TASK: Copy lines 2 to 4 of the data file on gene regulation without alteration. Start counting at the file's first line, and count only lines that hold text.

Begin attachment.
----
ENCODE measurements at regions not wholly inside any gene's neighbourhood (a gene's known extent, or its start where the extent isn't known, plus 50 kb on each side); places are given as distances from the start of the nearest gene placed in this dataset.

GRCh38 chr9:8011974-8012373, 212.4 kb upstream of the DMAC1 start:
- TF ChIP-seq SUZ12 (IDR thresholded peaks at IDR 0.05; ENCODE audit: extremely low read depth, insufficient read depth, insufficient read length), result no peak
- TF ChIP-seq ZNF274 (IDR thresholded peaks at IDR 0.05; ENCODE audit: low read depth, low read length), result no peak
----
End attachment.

GRCh38 chr9:8011974-8012373, 212.4 kb upstream of the DMAC1 start:
- TF ChIP-seq SUZ12 (IDR thresholded peaks at IDR 0.05; ENCODE audit: extremely low read depth, insufficient read depth, insufficient read length), result no peak
- TF ChIP-seq ZNF274 (IDR thresholded peaks at IDR 0.05; ENCODE audit: low read depth, low read length), result no peak